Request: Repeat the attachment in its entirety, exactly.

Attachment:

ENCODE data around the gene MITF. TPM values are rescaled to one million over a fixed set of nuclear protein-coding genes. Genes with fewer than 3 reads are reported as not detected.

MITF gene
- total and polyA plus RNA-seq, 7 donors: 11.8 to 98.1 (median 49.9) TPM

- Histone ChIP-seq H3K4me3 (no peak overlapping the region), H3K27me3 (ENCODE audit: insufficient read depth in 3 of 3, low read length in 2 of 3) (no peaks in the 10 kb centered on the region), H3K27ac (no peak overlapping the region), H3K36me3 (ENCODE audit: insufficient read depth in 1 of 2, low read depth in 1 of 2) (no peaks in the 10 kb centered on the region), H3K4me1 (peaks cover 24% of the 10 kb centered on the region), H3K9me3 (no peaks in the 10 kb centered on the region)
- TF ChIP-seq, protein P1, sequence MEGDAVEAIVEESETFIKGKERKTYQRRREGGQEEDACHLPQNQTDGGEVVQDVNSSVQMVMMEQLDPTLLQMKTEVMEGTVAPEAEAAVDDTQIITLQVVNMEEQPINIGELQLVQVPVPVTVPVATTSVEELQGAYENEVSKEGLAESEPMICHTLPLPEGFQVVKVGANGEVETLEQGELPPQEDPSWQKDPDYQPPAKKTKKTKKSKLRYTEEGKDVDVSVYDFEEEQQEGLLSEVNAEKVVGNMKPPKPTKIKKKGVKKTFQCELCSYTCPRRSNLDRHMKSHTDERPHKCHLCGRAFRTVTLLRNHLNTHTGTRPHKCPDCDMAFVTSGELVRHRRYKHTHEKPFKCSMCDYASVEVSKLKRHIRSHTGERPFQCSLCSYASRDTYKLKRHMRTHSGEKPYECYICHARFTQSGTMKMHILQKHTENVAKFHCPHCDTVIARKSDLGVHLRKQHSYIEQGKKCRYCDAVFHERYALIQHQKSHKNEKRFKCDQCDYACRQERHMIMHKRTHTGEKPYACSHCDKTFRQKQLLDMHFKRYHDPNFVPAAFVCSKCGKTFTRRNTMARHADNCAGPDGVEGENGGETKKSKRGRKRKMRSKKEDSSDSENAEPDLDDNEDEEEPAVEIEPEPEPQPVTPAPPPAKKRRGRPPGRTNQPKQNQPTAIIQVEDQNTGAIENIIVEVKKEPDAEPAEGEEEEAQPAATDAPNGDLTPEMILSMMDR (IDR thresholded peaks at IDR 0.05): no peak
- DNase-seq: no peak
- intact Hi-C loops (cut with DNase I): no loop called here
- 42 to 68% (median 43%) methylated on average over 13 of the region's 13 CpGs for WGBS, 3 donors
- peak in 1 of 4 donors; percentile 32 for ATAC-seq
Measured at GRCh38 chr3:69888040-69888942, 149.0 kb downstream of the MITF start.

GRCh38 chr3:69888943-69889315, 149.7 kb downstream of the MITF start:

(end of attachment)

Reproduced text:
ENCODE data around the gene MITF. TPM values are rescaled to one million over a fixed set of nuclear protein-coding genes. Genes with fewer than 3 reads are reported as not detected.

MITF gene
- total and polyA plus RNA-seq, 7 donors: 11.8 to 98.1 (median 49.9) TPM

- Histone ChIP-seq H3K4me3 (no peak overlapping the region), H3K27me3 (ENCODE audit: insufficient read depth in 3 of 3, low read length in 2 of 3) (no peaks in the 10 kb centered on the region), H3K27ac (no peak overlapping the region), H3K36me3 (ENCODE audit: insufficient read depth in 1 of 2, low read depth in 1 of 2) (no peaks in the 10 kb centered on the region), H3K4me1 (peaks cover 24% of the 10 kb centered on the region), H3K9me3 (no peaks in the 10 kb centered on the region)
- TF ChIP-seq, protein P1, sequence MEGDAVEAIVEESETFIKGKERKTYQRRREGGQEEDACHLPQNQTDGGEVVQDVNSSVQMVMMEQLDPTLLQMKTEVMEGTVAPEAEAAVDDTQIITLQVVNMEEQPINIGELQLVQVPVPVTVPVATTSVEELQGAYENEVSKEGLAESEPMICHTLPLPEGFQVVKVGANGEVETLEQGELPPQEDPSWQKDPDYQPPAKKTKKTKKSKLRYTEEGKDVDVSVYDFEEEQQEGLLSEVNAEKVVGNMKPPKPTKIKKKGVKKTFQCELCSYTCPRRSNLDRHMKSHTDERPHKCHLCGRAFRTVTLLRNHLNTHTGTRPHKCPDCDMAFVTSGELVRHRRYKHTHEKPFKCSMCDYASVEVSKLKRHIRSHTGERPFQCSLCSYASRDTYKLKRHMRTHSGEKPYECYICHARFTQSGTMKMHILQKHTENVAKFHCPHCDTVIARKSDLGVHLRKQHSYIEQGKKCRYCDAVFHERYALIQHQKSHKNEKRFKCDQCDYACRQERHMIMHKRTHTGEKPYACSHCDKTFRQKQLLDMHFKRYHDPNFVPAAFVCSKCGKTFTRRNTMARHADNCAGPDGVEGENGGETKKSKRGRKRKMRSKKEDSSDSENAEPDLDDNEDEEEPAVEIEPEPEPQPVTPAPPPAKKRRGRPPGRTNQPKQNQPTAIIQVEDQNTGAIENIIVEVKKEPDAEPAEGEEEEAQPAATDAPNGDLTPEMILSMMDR (IDR thresholded peaks at IDR 0.05): no peak
- DNase-seq: no peak
- intact Hi-C loops (cut with DNase I): no loop called here
- 42 to 68% (median 43%) methylated on average over 13 of the region's 13 CpGs for WGBS, 3 donors
- peak in 1 of 4 donors; percentile 32 for ATAC-seq
Measured at GRCh38 chr3:69888040-69888942, 149.0 kb downstream of the MITF start.

GRCh38 chr3:69888943-69889315, 149.7 kb downstream of the MITF start: